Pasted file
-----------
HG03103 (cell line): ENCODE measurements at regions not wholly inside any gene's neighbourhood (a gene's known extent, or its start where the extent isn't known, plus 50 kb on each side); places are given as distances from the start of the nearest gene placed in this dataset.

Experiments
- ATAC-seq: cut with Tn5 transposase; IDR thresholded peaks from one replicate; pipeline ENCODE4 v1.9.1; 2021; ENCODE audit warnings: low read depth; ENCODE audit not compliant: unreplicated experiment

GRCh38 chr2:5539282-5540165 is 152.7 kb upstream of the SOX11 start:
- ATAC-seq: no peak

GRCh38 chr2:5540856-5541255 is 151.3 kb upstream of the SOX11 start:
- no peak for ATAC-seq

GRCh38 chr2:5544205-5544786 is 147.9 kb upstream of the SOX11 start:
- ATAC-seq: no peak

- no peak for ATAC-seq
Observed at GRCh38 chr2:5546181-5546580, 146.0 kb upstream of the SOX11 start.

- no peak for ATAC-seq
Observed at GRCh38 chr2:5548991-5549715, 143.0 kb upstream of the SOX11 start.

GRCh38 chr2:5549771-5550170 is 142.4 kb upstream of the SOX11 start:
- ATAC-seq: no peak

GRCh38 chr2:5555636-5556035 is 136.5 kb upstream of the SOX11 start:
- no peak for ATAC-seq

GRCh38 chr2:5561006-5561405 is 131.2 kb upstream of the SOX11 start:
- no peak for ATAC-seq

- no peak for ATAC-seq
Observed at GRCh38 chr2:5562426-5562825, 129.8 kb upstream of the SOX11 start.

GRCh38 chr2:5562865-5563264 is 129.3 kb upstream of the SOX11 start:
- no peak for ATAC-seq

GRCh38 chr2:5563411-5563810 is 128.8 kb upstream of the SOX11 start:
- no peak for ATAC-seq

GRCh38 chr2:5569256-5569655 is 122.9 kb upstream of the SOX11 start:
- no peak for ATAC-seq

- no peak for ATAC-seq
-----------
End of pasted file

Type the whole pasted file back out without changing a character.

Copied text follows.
HG03103 (cell line): ENCODE measurements at regions not wholly inside any gene's neighbourhood (a gene's known extent, or its start where the extent isn't known, plus 50 kb on each side); places are given as distances from the start of the nearest gene placed in this dataset.

Experiments
- ATAC-seq: cut with Tn5 transposase; IDR thresholded peaks from one replicate; pipeline ENCODE4 v1.9.1; 2021; ENCODE audit warnings: low read depth; ENCODE audit not compliant: unreplicated experiment

GRCh38 chr2:5539282-5540165 is 152.7 kb upstream of the SOX11 start:
- ATAC-seq: no peak

GRCh38 chr2:5540856-5541255 is 151.3 kb upstream of the SOX11 start:
- no peak for ATAC-seq

GRCh38 chr2:5544205-5544786 is 147.9 kb upstream of the SOX11 start:
- ATAC-seq: no peak

- no peak for ATAC-seq
Observed at GRCh38 chr2:5546181-5546580, 146.0 kb upstream of the SOX11 start.

- no peak for ATAC-seq
Observed at GRCh38 chr2:5548991-5549715, 143.0 kb upstream of the SOX11 start.

GRCh38 chr2:5549771-5550170 is 142.4 kb upstream of the SOX11 start:
- ATAC-seq: no peak

GRCh38 chr2:5555636-5556035 is 136.5 kb upstream of the SOX11 start:
- no peak for ATAC-seq

GRCh38 chr2:5561006-5561405 is 131.2 kb upstream of the SOX11 start:
- no peak for ATAC-seq

- no peak for ATAC-seq
Observed at GRCh38 chr2:5562426-5562825, 129.8 kb upstream of the SOX11 start.

GRCh38 chr2:5562865-5563264 is 129.3 kb upstream of the SOX11 start:
- no peak for ATAC-seq

GRCh38 chr2:5563411-5563810 is 128.8 kb upstream of the SOX11 start:
- no peak for ATAC-seq

GRCh38 chr2:5569256-5569655 is 122.9 kb upstream of the SOX11 start:
- no peak for ATAC-seq

- no peak for ATAC-seq